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Bemusement So, my new book Classics: why it matters has been reviewed on the Classics For All webpage by Richard Jenkyns – I’d asked for a copy to be sent to them (I don’t know if they’re on the regular distribution list for review copies) as they’re a worthy organisation seeking to promote the study of classics in state schools rather than keeping it as preserve of the elite, and that’s one of the points of the book. Jenkyns is one of their patrons, so it’s entirely reasonable that they asked him to write the review – and he didn’t like it much… Okay, I wouldn’t have expected my comments on the place of ancient languages to win much favour with an eminent Oxford classicist, but is it really true, as is implied, that the book only shows any liveliness when it’s attacking classics? How must I have failed to express myself clearly, if someone thinks that I’m recommending David Engels’ prophecies of doom as a model for classical studies, rather than offering them as an example and symptom of alarming politicised appropriation of the ancient world? And as for the idea that Thucydides is straightforward to read in translation whereas such an approach in the case of Tacitus would inevitably lead to misinterpretation and misunderstanding… (more…)

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992 Arguments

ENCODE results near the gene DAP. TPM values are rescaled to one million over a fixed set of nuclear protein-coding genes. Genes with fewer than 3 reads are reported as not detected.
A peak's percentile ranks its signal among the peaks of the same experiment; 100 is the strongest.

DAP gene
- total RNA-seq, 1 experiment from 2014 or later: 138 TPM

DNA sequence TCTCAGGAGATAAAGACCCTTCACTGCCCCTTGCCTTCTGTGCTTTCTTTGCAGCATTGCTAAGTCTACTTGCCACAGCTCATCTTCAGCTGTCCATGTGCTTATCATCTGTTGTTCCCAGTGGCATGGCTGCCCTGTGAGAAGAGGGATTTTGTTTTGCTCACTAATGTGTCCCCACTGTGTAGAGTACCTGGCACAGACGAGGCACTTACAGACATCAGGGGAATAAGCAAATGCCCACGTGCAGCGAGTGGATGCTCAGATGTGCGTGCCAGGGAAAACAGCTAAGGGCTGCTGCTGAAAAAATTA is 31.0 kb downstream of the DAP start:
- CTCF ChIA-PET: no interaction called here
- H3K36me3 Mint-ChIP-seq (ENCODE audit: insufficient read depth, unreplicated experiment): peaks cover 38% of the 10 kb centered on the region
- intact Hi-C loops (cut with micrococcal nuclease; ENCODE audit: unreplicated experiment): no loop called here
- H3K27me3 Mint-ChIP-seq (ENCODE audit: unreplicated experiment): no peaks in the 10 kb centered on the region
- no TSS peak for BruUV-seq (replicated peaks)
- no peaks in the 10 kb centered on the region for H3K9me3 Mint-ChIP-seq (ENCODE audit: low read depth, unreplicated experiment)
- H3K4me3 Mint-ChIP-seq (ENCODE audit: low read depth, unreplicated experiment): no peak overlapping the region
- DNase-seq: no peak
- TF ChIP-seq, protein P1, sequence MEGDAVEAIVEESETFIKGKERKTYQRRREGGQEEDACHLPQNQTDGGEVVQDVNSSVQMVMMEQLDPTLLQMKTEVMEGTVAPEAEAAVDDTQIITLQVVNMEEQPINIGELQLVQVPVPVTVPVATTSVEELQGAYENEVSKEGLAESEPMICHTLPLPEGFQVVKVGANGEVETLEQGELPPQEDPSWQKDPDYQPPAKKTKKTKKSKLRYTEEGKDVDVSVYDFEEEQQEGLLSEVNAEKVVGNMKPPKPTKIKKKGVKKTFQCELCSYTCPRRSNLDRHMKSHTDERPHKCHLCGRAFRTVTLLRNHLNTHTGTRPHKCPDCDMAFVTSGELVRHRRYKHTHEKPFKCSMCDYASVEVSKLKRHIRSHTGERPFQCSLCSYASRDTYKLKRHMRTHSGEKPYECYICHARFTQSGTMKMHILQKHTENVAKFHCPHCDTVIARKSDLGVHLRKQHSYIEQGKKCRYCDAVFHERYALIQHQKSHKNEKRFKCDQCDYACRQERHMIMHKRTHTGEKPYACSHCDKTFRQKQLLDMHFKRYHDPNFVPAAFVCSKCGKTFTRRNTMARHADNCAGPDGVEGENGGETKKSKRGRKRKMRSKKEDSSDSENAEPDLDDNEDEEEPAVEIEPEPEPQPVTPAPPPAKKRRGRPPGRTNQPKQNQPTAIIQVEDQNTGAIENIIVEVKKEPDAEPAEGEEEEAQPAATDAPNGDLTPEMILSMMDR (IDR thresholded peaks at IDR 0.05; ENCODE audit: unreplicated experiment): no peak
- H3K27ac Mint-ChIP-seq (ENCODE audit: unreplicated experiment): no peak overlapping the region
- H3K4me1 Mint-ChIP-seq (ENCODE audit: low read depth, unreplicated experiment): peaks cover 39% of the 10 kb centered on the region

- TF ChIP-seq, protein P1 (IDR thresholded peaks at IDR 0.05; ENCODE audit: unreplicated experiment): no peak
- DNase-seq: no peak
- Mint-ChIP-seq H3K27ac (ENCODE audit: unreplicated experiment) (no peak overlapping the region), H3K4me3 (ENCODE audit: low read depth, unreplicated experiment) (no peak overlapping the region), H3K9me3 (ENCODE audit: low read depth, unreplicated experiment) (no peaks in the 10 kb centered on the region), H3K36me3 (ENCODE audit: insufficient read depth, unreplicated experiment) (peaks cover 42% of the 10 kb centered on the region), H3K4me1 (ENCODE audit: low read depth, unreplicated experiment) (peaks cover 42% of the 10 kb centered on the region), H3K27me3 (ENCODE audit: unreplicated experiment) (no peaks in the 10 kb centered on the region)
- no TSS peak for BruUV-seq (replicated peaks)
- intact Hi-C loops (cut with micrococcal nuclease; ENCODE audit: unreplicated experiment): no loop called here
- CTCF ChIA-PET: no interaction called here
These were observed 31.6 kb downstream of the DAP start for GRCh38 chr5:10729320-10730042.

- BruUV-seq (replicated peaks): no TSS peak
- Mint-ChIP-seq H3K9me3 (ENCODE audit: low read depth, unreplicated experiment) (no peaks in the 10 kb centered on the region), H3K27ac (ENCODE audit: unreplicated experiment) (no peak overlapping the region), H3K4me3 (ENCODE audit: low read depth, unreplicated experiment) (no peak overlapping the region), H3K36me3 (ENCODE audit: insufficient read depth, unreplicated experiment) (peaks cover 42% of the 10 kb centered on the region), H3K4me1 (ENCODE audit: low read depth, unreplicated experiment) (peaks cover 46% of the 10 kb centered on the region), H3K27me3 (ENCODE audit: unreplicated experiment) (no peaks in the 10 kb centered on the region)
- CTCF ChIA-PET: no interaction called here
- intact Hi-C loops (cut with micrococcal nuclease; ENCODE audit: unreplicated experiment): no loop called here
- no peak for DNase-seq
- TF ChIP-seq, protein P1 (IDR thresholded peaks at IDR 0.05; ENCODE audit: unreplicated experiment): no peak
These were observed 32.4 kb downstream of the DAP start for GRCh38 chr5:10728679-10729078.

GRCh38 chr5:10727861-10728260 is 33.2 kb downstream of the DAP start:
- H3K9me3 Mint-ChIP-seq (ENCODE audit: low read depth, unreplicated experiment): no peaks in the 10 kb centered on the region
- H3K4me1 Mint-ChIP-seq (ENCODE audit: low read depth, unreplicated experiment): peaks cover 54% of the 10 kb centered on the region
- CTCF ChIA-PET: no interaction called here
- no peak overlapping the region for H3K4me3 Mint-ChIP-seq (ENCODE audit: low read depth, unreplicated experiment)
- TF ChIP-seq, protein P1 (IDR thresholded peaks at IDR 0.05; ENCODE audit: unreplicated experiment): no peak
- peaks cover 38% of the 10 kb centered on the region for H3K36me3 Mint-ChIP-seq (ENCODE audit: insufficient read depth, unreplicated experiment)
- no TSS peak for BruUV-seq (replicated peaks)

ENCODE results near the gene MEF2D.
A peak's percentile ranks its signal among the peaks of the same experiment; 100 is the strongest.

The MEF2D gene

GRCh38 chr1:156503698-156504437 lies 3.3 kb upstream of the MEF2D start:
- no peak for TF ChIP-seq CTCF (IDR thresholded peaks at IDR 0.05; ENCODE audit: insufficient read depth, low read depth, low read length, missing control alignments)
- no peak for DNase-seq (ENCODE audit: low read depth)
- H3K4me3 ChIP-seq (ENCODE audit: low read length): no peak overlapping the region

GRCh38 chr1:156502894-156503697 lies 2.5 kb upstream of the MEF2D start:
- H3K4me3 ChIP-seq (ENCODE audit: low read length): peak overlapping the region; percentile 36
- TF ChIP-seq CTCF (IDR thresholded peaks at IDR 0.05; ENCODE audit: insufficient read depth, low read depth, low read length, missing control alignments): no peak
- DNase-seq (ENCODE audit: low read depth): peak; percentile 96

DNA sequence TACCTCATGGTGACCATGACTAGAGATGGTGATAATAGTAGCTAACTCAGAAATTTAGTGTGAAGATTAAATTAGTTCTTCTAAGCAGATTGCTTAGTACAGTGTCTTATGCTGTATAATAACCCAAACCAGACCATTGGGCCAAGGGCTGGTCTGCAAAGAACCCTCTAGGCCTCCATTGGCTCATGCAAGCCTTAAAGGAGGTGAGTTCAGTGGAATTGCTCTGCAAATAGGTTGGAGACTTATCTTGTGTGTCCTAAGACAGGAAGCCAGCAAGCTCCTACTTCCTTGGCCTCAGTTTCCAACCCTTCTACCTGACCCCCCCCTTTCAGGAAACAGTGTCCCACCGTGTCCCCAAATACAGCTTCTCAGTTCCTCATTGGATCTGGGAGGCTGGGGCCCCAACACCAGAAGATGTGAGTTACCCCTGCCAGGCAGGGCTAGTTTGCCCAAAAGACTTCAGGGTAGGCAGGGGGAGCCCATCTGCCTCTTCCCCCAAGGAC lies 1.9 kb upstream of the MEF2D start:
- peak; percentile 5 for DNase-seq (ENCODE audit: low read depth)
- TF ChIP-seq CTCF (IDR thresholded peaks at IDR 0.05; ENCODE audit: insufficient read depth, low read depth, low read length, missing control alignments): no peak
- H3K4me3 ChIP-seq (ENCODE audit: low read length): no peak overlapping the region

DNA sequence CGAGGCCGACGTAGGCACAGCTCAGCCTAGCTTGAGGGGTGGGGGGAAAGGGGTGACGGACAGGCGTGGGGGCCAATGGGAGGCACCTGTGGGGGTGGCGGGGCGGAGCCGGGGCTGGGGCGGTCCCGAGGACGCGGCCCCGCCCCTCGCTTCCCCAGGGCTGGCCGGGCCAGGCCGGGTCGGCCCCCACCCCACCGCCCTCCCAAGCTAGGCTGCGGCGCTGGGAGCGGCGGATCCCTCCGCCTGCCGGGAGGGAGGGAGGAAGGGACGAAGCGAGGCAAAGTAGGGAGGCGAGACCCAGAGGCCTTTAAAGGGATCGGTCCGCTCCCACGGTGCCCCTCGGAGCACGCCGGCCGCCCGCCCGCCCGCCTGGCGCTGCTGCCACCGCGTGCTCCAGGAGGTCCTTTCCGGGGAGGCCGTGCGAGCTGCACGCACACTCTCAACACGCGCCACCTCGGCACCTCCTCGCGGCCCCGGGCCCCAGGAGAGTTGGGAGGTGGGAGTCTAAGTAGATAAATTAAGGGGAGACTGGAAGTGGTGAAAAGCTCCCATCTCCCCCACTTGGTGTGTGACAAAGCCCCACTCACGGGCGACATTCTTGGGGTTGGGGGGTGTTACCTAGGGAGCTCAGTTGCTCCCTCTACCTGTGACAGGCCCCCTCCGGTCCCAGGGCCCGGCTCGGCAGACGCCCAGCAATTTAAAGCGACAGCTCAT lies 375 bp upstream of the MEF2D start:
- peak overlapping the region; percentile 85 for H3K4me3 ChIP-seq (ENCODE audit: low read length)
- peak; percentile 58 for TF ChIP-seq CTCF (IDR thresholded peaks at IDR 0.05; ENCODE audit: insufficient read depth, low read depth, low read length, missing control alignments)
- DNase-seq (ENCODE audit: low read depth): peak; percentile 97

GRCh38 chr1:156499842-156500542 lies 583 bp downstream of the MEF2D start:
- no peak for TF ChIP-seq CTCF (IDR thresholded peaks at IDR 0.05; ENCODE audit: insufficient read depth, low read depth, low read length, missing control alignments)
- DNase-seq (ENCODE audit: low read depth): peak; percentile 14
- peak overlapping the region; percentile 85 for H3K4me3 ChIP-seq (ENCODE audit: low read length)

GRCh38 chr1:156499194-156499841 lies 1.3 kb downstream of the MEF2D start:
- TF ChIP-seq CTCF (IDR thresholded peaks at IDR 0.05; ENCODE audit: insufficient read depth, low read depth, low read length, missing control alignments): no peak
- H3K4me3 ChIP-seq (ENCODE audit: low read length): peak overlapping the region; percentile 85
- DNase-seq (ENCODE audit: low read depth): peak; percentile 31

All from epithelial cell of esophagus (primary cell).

How do we teach our students to argue, in an appropriate academic manner? At least one of the key elements is to help them to recognise, and criticise, different sorts of arguments in the secondary literature – and then to encourage them to turn this critical sense on their own work, to question every statement that they make and probe every possible weakness. But this needs to be critical criticism, so to speak; criticism that’s tempered by a sense of realism, of what is actually possible in historical studies – and by an awareness that there is rarely a single straightforward answer to anything, or a single correct approach. For example, identifying every source, ancient and modern, as ‘biased’ may be true, and better than total credulousness, but it’s generally unhelpful; at best it’s a first step rather than a conclusion, given the impossibility of finding a source that doesn’t have its own perspective, concealed or unconscious or otherwise. And if I thought it would help, I’d spend a lot of time citing Matthew 7.1-5… (more…)